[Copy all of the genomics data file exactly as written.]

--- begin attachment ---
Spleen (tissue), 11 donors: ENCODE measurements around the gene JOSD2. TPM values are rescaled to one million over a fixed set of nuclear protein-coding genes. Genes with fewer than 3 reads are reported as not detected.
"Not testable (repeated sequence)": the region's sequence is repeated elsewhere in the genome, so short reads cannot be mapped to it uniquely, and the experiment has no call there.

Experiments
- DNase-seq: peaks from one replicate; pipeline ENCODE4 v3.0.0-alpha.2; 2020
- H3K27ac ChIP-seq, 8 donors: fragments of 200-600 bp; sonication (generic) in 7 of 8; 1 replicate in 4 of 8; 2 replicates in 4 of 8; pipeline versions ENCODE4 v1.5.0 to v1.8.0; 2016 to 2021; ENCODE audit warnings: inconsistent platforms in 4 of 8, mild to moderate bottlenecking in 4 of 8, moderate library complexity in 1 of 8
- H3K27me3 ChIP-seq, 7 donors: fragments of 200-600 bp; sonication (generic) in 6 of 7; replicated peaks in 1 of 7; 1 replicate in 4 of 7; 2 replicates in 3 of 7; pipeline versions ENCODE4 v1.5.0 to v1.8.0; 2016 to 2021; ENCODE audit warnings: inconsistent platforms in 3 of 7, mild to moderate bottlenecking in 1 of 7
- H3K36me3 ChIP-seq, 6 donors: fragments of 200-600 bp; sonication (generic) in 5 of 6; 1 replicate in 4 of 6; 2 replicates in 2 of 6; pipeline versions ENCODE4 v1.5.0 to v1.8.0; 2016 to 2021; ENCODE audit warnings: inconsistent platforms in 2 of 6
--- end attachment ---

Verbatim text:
Spleen (tissue), 11 donors: ENCODE measurements around the gene JOSD2. TPM values are rescaled to one million over a fixed set of nuclear protein-coding genes. Genes with fewer than 3 reads are reported as not detected.
"Not testable (repeated sequence)": the region's sequence is repeated elsewhere in the genome, so short reads cannot be mapped to it uniquely, and the experiment has no call there.

Experiments
- DNase-seq: peaks from one replicate; pipeline ENCODE4 v3.0.0-alpha.2; 2020
- H3K27ac ChIP-seq, 8 donors: fragments of 200-600 bp; sonication (generic) in 7 of 8; 1 replicate in 4 of 8; 2 replicates in 4 of 8; pipeline versions ENCODE4 v1.5.0 to v1.8.0; 2016 to 2021; ENCODE audit warnings: inconsistent platforms in 4 of 8, mild to moderate bottlenecking in 4 of 8, moderate library complexity in 1 of 8
- H3K27me3 ChIP-seq, 7 donors: fragments of 200-600 bp; sonication (generic) in 6 of 7; replicated peaks in 1 of 7; 1 replicate in 4 of 7; 2 replicates in 3 of 7; pipeline versions ENCODE4 v1.5.0 to v1.8.0; 2016 to 2021; ENCODE audit warnings: inconsistent platforms in 3 of 7, mild to moderate bottlenecking in 1 of 7
- H3K36me3 ChIP-seq, 6 donors: fragments of 200-600 bp; sonication (generic) in 5 of 6; 1 replicate in 4 of 6; 2 replicates in 2 of 6; pipeline versions ENCODE4 v1.5.0 to v1.8.0; 2016 to 2021; ENCODE audit warnings: inconsistent platforms in 2 of 6